Job Mr. A works primary to earn enough money to support his life outside of his job. If he was ﬁnancially secure, he would no longer continue with his current line of work, but would really rather do something else instead. Mr. A’s job is basically a necessity of life, a lot like breathing or sleeping. He often wishes the time would pass more quickly at work. He greatly anticipates weekends and vacations. If Mr. A lived his life over again, he probably would not go into the same line of work. He would not encourage his friends and children to enter his line of work. Mr. A is very eager to retire.
Career Mr. B basically enjoys his work, but does not expect to be in his current job ﬁve years from now. Instead, he plans to move on to a better, higher level job. He has several goals for his future pertaining to the positions he would eventually like to hold. Sometimes his work seems a waste of time, but he knows that he must do sufﬁciently well in his current position in order to move on. Mr. B can’t wait to get a promotion. For him, a promotion means recognition of his good work, and is a sign of his success in competition with his coworkers.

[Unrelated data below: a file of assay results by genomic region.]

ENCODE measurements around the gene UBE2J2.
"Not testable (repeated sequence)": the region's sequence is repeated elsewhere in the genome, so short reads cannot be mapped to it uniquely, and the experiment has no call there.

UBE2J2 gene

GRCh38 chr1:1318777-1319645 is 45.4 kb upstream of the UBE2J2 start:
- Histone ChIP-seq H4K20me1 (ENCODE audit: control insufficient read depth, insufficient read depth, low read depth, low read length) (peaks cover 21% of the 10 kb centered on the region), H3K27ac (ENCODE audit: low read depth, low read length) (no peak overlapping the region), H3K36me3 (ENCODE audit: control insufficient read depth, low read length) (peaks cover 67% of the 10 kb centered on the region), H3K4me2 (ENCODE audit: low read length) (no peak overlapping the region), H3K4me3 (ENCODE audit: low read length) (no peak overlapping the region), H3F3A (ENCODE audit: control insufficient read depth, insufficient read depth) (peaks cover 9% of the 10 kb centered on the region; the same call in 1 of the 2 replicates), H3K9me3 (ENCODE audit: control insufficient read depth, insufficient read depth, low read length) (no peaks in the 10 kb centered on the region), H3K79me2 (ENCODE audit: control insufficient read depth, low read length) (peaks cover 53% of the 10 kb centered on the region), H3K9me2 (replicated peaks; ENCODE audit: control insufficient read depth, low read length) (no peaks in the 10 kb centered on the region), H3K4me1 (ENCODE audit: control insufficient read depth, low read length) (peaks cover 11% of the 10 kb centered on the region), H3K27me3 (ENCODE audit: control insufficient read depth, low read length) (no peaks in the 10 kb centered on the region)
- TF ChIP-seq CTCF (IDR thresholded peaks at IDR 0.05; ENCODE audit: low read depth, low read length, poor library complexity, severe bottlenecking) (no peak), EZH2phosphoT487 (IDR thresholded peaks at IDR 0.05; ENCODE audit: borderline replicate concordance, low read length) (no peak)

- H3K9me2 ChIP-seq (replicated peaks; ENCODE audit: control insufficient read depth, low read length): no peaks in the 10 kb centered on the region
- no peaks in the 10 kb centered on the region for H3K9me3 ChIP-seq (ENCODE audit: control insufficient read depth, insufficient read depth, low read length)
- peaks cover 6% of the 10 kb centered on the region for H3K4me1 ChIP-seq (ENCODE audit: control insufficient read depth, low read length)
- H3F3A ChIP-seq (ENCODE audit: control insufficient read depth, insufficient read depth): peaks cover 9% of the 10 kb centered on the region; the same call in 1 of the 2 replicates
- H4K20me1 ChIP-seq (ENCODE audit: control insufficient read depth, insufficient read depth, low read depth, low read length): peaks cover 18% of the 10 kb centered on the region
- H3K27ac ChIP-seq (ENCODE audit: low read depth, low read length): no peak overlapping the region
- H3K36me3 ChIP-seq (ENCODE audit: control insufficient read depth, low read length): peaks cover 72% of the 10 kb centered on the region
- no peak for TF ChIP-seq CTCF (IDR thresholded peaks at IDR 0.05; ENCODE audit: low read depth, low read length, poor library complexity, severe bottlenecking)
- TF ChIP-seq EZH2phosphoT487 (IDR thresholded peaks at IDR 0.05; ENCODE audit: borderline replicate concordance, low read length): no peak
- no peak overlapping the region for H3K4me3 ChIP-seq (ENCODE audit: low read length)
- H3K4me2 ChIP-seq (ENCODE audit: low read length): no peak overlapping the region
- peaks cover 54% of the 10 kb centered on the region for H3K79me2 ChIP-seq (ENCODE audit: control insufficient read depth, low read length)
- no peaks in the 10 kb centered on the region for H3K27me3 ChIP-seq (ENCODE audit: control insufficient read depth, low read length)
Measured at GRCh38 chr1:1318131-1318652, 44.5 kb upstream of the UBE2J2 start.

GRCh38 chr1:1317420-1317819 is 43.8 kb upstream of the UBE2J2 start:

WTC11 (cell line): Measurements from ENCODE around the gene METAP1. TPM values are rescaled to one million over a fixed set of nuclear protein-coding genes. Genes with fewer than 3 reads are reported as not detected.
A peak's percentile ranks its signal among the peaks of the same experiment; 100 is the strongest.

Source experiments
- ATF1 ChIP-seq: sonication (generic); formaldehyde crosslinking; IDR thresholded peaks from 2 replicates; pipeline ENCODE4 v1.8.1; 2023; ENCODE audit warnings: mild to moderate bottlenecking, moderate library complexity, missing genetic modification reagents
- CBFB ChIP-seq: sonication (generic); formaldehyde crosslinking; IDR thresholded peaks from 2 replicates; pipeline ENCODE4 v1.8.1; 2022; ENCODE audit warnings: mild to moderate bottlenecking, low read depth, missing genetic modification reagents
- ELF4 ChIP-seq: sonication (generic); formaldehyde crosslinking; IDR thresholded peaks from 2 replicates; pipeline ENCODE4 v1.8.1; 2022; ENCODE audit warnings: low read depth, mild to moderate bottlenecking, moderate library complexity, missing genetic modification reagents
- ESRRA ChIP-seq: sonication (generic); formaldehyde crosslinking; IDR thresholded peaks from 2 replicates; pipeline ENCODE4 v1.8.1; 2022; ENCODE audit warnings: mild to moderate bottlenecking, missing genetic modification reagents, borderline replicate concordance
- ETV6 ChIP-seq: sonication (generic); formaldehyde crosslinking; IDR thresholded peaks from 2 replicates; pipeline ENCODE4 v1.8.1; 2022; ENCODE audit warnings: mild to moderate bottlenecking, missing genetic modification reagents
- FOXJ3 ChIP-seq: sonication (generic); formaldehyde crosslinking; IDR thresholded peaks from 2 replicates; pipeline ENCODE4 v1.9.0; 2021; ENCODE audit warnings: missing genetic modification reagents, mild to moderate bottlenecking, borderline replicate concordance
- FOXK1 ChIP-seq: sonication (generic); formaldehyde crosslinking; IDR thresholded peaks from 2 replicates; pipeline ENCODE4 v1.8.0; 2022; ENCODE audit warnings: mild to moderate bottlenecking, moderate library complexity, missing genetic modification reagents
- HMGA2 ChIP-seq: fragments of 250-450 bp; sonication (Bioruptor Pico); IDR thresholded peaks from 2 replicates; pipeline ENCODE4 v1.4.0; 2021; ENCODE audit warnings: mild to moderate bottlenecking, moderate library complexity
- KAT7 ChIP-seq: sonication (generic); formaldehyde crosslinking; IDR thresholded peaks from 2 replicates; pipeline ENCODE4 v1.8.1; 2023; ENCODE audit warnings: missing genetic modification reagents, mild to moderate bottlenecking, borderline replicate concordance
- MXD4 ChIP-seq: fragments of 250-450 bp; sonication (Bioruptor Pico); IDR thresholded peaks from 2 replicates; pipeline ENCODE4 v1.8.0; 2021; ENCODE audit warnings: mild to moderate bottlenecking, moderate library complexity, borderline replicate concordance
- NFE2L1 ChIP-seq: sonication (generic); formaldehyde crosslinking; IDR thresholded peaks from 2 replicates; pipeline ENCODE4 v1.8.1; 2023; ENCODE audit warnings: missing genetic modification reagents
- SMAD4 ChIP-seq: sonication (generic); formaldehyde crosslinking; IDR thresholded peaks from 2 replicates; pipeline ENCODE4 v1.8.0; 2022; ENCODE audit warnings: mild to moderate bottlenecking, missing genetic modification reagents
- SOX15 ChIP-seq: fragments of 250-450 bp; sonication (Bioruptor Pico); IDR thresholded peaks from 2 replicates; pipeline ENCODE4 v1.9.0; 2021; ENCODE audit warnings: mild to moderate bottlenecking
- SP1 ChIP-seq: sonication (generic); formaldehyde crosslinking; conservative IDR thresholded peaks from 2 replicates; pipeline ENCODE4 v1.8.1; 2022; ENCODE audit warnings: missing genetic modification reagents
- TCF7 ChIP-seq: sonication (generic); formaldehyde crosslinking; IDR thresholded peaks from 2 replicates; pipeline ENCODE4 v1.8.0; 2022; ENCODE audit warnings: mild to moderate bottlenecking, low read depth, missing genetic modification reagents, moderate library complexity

Calling Mr. C’s work is one of the most important parts of his life. He is very pleased that he is in this line of work. Because what he does for a living is a vital part of who he is, it is one of the ﬁrst things he tells people about himself. He tends to take his work home with him and on vacations, too. The majority of his friends are from his place of employment, and he belongs to several organizations and clubs relating to his work. Mr. C feels good about his work because he loves it, and because he thinks it makes the world a better place. He would encourage his friends and children to enter his line of work. Mr. C would be pretty upset if he were forced to stop working, and he is not particularly looking for- ward to retirement.
Bibliography:Wrzesniewski , A. et. Al. (1997), “Jobs, Careers, and Callings: People’s Relations to Their Work”, Journal of Research in Personality, Vol. 31, pp. 21–33.